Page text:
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“I feel like I really had no other option — I’m a gender nonconforming, transfeminine South Asian person,” said Alok Vaid-Menon, known simply as Alok, of being a longtime advocate for LGBTQ rights.
The 30-year-old writer and performance artist has been tapped by Ugg for the brand’s Pride campaign: “Feel Heard.” It’s in honor of Pride month, with the Southern California-based company (a division of Deckers Brands) donating $125,000 to The Trevor Project — the suicide prevention and crisis intervention nonprofit for LGBTQ youth.
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“When I walk down the street people have an issue with it, because they don’t believe that people like me belong,” Alok went on. “I often experienced constant and relentless harassment in person and online. And so, it’s seen as political for me to exist. It doesn’t even matter what I’m doing. And that’s frustrating. I wish that I could be doing so many other things with my life. But, unfortunately, I still have to argue for my right to exist. And so, I think from a young age I learned that I would have to fight and resist in order to be able to claim space and be here. But what feels different, I think, than the advocacy work I do is the creative work I do. So, whereas advocacy is often reactionary, as an artist, I’m really interested in being proactive and imaginary. Like actually cultivating my wonder, my imagination, my dream, my capacity to expand, not just restrict myself. And so, I think that that balance for me is really necessary.”
Alok — who uses they/them pronouns — began writing poetry at 12 years old while growing up in a small town in Texas.
“I would publish them anonymously online, and a lot of them were about my own issues struggling with mental health,” they continued. “And I had so many people across the world tell me, like, ‘I feel the same way.’ And that really gave me license and permission to keep going because I knew that I wasn’t alone in my pain. The connections between art, storytelling and mental health have always been central to my creative practice.”
The Ugg campaign (while highlighting the brand’s “Fluff” slide sandals as part of its Pride collection) — with Alok front and center — aims to help destigmatize mental health.
“A lot of brands only understand pride in really simple and reductive ways, and we wanted to give a more expansive way that really featured queer people on our own terms, without having to filter that through people’s idea of what pride should be,” said Alok. “Pride is also an opportunity for me to help educate people about the ongoing struggle of anti-trans discrimination. In 2022, we already have over 280 pieces of anti-LGBTQ legislation that are circulating at the state level in this country, which is making it the worst ever legislative year for civil rights for trans people in U.S. history.”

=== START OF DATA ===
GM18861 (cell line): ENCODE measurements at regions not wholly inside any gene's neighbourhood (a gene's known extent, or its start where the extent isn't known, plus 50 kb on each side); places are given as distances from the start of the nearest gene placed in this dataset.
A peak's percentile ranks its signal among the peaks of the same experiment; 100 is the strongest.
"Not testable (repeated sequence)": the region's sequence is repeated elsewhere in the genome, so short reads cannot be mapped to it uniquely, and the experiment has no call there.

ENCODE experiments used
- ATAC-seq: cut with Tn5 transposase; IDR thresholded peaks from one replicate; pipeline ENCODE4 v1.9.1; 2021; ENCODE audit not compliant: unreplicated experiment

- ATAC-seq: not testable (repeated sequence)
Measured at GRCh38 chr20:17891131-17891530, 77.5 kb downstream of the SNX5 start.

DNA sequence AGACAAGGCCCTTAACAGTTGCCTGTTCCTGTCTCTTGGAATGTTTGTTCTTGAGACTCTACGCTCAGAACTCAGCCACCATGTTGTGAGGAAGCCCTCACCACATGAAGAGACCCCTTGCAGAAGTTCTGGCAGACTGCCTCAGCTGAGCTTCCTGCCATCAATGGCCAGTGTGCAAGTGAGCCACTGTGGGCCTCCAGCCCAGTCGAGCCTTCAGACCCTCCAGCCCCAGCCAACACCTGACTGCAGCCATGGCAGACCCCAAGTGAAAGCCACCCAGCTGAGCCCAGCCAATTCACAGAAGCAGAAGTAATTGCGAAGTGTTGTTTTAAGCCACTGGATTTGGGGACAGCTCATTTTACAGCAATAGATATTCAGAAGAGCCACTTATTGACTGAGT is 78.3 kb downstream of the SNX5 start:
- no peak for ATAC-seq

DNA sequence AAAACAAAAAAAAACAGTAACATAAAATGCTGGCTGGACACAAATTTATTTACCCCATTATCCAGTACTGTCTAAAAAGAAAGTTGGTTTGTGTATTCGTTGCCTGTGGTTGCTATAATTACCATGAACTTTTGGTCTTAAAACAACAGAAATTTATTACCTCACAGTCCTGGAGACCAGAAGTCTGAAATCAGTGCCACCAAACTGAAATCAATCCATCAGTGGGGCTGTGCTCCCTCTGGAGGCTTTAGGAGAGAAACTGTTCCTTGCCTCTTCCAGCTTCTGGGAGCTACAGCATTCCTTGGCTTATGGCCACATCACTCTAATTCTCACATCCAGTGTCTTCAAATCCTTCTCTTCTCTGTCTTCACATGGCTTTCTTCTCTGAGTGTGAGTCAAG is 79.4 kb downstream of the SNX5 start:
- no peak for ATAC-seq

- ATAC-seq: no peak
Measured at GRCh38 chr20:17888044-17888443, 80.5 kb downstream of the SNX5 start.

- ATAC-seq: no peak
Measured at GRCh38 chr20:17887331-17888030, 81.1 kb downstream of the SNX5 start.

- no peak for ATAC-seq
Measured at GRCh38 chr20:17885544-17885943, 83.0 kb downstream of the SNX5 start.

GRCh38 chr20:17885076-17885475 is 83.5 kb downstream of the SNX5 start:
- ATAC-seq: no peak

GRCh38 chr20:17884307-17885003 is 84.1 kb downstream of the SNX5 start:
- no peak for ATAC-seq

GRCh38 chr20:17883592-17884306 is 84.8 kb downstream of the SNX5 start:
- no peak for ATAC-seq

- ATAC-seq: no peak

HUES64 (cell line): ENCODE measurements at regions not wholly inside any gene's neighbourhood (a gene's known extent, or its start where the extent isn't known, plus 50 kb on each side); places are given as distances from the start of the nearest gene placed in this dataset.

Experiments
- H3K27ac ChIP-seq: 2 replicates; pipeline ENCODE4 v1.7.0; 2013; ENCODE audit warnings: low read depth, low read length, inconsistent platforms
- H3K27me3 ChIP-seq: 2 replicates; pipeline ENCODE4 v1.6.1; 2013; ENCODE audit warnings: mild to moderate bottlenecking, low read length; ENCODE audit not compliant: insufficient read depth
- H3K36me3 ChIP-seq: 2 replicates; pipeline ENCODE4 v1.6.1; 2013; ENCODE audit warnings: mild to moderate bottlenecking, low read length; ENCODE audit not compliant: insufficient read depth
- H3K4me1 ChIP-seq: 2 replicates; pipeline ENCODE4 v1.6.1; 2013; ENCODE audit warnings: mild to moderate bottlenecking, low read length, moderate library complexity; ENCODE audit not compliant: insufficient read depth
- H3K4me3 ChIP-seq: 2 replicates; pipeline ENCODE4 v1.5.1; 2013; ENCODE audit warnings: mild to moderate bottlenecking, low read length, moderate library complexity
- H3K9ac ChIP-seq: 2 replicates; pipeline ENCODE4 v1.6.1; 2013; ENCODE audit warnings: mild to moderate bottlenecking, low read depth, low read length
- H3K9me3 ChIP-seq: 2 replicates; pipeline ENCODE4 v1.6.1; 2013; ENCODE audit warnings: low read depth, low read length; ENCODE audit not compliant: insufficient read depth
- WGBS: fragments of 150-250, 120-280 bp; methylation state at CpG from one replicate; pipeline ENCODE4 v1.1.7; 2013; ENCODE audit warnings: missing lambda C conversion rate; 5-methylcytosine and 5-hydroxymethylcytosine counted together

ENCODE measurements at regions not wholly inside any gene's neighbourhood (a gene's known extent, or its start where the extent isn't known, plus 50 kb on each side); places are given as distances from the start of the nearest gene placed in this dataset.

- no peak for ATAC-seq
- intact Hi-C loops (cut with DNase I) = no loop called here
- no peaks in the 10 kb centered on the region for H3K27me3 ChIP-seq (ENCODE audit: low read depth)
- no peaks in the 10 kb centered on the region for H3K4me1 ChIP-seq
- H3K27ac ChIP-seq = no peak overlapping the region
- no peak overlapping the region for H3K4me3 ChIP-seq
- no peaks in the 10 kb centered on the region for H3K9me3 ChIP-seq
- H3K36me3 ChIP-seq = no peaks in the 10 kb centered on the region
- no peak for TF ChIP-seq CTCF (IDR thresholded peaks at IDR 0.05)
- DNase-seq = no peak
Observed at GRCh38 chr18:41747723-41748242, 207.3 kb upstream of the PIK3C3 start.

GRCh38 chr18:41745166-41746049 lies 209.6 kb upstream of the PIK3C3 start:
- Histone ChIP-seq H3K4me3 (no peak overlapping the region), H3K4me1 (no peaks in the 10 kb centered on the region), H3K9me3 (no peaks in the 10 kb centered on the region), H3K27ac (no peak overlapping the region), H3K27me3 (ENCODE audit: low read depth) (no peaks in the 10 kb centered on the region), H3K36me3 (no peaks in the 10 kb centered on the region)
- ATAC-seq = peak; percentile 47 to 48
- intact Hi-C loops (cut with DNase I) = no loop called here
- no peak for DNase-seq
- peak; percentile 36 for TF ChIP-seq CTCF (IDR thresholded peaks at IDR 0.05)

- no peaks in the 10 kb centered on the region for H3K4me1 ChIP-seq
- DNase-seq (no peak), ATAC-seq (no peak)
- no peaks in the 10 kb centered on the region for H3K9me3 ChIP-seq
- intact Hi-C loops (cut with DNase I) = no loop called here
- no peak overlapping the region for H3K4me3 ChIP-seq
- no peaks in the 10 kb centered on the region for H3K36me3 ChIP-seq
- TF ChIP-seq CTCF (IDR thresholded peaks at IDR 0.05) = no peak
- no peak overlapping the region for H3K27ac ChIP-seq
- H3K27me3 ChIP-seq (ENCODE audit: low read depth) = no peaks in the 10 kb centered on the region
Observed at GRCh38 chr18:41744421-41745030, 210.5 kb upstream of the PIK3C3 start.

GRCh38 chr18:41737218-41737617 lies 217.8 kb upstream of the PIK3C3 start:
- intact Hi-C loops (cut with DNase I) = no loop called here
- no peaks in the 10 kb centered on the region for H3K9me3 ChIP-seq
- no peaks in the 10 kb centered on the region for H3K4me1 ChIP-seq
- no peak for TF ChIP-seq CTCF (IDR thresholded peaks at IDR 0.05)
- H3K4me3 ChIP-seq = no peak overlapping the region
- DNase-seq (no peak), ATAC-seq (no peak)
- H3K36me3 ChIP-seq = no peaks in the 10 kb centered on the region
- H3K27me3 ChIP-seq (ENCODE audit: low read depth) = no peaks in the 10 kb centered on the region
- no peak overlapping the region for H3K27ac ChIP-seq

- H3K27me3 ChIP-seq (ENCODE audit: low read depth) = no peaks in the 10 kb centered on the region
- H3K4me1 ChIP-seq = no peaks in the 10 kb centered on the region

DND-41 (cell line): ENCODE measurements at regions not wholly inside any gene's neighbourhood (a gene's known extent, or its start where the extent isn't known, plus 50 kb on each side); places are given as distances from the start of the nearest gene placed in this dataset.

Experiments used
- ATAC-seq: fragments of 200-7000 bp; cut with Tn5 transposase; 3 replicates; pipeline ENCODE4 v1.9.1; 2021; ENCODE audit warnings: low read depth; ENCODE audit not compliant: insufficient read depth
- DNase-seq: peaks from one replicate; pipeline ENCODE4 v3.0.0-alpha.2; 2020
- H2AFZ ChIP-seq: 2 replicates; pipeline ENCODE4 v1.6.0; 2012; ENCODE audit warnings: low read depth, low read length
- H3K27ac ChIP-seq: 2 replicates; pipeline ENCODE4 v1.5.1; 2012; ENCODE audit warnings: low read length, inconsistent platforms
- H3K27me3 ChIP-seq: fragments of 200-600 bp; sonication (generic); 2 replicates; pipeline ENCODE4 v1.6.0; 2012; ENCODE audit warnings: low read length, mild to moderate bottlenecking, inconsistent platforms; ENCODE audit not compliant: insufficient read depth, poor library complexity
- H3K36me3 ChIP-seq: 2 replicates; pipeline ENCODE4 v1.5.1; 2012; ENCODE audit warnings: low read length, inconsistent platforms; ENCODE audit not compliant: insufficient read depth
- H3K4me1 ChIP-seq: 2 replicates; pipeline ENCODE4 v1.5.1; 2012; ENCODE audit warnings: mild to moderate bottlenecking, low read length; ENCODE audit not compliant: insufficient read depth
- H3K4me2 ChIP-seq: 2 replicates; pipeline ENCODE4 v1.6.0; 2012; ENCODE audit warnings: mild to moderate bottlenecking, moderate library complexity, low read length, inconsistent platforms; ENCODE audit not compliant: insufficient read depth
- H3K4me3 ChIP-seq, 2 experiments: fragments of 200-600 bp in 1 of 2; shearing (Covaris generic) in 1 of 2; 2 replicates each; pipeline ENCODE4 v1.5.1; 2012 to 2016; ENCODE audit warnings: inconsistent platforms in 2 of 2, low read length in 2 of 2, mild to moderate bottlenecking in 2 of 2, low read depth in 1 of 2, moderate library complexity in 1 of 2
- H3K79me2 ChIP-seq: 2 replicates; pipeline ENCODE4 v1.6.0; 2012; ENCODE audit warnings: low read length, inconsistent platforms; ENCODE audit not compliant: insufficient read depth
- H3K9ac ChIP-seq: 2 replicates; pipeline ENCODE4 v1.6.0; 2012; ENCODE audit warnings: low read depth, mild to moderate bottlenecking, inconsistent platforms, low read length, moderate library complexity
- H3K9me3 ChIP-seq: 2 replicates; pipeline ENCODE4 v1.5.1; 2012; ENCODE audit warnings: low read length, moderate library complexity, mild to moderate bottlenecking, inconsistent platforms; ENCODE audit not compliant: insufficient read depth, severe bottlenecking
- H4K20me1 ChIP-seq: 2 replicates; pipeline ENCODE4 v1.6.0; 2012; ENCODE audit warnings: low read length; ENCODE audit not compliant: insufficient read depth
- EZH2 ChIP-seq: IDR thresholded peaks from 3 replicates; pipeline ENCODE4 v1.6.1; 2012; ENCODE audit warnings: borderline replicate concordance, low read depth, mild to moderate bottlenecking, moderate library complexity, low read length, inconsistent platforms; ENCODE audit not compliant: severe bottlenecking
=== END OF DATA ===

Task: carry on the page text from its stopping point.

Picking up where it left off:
Courtesy of Ugg
Below, Alok breaks down what individuals can do to help advocate for LGBTQ rights:
The first one is we really need to stop making assumptions around people’s gender. And that’s not just something that’s about supporting trans and non-binary people. It begins in our own lives with one another. We have these narrow ideas of what a man or woman is supposed to look like or be or act, and they’re harmful. We actually need to allow people to express gender on their own terms and challenge a culture of gender stereotypes. When you see gender stereotypes in your own orbit, interrupt that and say,”‘Hey, that’s not cool. People are allowed to be who they are. They don’t have to be something that you think that they should be.”
I think the next thing is we need more support for trans-led and trans-specific advocacy organization. What a lot of people don’t understand is that after the successful realization of same-sex marriage, a lot of funding for LGBTQ issues in the U.S. dissipated because people thought that the movement was over. So we didn’t actually have an adequate enough infrastructure to respond to the backlash of anti-trans legislation. So many trans activists and organizations and community centers are profoundly under resourced. And a lot of times when people are supporting LGBTQ issues, that support only extends towards the most privileged in our community, white and wealthy folks. So it’s looking about getting involved at the grassroots level in your own town with organizations that are helping to uplift and support the trans community.
The third thing that feels really vital right now is familiarizing yourself with the status of anti-LGBTQ legislation in your state. A lot of folks would be surprised to know that there are policies that are being debated in their state right now that are anti-LGBTQ, even in some of our allegedly progressive states. And once you find out — some places you can go for this is Equality Federation and the [American Civil Liberties Union] — then you can contact your senators and your elected representatives and say, “This is not consistent with our values.” And if you work at a company or a job, it’s also totally cool to investigate where you’re receiving funding from and if you’re receiving donations from politicians or if you’re receiving economic support or giving donations to politicians who are advancing anti-LGBTQ legislation. It’s important to speak up about that.
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